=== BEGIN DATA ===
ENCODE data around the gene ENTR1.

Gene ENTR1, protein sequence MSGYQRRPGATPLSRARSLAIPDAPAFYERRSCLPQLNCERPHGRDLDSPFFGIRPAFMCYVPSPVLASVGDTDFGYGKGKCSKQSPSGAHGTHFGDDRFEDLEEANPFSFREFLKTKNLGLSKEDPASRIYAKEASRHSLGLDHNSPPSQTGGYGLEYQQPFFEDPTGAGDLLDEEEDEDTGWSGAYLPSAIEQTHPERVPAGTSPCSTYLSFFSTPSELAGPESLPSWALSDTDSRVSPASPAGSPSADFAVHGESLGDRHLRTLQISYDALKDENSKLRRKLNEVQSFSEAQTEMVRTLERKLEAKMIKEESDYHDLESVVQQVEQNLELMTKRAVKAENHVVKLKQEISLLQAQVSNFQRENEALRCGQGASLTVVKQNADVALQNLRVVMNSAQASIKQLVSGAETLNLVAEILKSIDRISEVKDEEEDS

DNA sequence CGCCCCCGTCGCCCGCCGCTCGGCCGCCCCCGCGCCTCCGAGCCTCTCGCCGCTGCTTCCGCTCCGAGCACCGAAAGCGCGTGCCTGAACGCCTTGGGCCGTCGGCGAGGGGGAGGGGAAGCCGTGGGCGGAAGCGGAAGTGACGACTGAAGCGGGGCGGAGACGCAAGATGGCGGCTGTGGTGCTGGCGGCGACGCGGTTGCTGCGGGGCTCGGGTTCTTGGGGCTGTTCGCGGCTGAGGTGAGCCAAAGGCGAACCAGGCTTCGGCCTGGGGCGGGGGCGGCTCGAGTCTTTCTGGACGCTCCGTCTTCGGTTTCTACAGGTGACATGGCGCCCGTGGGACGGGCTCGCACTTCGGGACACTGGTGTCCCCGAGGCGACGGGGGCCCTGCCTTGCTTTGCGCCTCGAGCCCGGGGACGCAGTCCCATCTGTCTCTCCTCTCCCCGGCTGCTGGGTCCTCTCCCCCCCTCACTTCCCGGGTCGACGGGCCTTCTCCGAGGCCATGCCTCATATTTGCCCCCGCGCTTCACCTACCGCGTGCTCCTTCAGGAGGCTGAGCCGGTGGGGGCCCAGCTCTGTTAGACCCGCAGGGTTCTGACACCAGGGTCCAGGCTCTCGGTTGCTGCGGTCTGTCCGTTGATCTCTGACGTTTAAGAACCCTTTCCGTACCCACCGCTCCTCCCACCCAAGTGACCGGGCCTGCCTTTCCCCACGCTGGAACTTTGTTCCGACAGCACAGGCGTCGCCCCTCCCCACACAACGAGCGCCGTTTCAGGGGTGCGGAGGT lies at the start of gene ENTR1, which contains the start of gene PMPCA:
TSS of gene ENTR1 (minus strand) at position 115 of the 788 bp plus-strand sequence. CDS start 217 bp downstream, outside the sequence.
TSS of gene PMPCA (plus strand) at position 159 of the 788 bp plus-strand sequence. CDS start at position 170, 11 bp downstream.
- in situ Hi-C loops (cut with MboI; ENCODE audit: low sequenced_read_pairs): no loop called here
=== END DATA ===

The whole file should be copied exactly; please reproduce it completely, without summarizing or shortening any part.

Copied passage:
ENCODE data around the gene ENTR1.

Gene ENTR1, protein sequence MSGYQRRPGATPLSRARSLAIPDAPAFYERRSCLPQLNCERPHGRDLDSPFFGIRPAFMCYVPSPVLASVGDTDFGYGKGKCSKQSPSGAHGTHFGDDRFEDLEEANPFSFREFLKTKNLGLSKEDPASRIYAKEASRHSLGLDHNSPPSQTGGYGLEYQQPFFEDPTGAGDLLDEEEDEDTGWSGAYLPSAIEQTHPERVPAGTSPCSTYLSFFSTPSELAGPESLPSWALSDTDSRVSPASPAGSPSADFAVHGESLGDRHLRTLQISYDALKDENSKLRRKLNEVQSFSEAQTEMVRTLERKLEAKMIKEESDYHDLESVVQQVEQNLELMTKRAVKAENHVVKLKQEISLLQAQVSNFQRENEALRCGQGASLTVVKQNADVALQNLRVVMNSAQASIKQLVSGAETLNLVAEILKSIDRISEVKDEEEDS

DNA sequence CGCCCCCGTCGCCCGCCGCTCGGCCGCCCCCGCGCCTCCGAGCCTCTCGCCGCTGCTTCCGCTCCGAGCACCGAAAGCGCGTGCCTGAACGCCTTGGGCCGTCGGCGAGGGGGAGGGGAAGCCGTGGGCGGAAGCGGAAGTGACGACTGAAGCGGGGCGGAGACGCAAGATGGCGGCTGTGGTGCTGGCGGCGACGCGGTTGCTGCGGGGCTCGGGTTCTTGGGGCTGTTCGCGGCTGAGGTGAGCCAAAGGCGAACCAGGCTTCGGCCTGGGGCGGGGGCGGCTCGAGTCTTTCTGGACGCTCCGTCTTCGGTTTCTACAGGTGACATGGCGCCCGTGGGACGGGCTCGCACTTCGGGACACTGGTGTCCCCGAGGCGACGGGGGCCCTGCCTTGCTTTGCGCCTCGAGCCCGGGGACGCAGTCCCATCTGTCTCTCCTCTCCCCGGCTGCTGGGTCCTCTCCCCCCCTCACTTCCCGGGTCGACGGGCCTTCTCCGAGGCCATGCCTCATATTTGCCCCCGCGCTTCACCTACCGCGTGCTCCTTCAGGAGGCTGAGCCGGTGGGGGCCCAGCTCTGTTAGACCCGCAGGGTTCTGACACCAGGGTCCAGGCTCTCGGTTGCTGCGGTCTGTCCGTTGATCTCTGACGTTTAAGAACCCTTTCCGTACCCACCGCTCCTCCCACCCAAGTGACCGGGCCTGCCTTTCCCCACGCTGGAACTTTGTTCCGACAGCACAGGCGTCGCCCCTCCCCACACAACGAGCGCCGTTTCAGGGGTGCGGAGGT lies at the start of gene ENTR1, which contains the start of gene PMPCA:
TSS of gene ENTR1 (minus strand) at position 115 of the 788 bp plus-strand sequence. CDS start 217 bp downstream, outside the sequence.
TSS of gene PMPCA (plus strand) at position 159 of the 788 bp plus-strand sequence. CDS start at position 170, 11 bp downstream.
- in situ Hi-C loops (cut with MboI; ENCODE audit: low sequenced_read_pairs): no loop called here